Tuesday, 9 February 2016
Miniature Wargames 395, March 2016
The new season is already underway and this issue has plenty to get your wargaming juices flowing:
Charles S Grant celebrates the life and work of his friend, the popular military artist, historian and genial retired policeman Bob Marrion who passed away last autumn, illustrated with some of Bob’s wonderful artwork.
Ever fancied being ruler of your own petty kingdom, turning the downtrodden native rabble into an elite fighting force to overthrow the local tyrants and take their wealth for yourself? In The man who would be king, Jim Webster shows you how to go about it.
Hammerhead 2016 is held at the Newark Showground in Nottinghamshire on 5th March, and this issue includes the official show guide, including a welcome from Sally of Kallistra, who organise the show, lovely photos of some of the games that make the show so special (every game is a participation game), a complete listing of all the games and traders alongside the easy-to-read floorplan, and of course messages from some of the companies that will be trading at the show. See you there! (We’ll be on stand TD36 and I’m running a little game at table GB10.)
In Travel tiles, Paul D Stevenson finds that there is much to recommend a wargaming surface that is both small and flat when portability is an important factor in your gaming life.
Chris Russell opens a two-parter with Eindecker!, an account of the impact of the famous German monoplane on early aerial warfare. Next month, we’ll bring you his complete ruleset for early WWI air war gaming.
Winter is coming! In A game effort, Gary Pready sets about turning the popular book/TV series Game of Thrones into a tabletop wargame, using mechanisms from another well-known ruleset with a vital twist of his own. All together now: “You know nothing, Jon Snow!”
Of course, we have our regular spots too:
The Editor remembers illustrator Bob Marrion in his Briefing; in his World Wide Wargaming, he explains the transition to the new website shared with TableTop Gaming, explores the explosion of Facebook pages for wargamers and presents another ‘Blog of the Month’.
Neil Shuck looks at the advantages of playing miniatures wargames – without the miniatures. He’s also been suffering from varnish woes and goes on to discuss basecoats, weathering and decals.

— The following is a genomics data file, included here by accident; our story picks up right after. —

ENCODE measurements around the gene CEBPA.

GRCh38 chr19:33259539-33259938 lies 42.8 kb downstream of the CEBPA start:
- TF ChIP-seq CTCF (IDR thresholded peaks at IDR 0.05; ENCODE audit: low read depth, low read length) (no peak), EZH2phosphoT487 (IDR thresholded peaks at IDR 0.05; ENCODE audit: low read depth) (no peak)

Diane Sutherland finds more uses for coffee stirrers than Starbucks, and it’s all been getting a bit tacky – or, at least, the glue has. So set out on some secret coffee shop raids, and try to avoid getting accosted at Costa or nicked at Nero as your pockets bulge with wooden splints.
In Fantasy Facts, John Treadaway gets excited about the latest offerings in spy-fi, gives credit where it’s due for Rick Priestley’s latest creation, and appreciates the smaller side of sci-fi.
Boardgame specialist Brad Harmer-Barnes declares “CECI N’EST PAS UNE PIPE”. We think he’s talking about the fact that what we play are games, not war itself, thank goodness.
In his Send three and fourpence column, Conrad Kinch offers some further observations on the always challenging art of scenario writing.
Of course we have our Battlegames Combat Stress Appeal; our regular review slot Recce; places are still available for the third Featherstone Annual Tribute to be held at the Wargames Holiday Centre near Basingstoke, this year featuring the enormous Battle of Leipzig 1813; and finally, our competition this month features three £30 vouchers from Kallistra to spend on anything related to their extensive WWI figure and scenery ranges.
Publication date is Friday 19th February.
The front cover features a photo taken by Jon Sutherland of a huge Indian Mutiny game staged at Wargames Holidays in Crete.
Remember also to check out the new “Downloads” section on the new website
Roll ‘em high!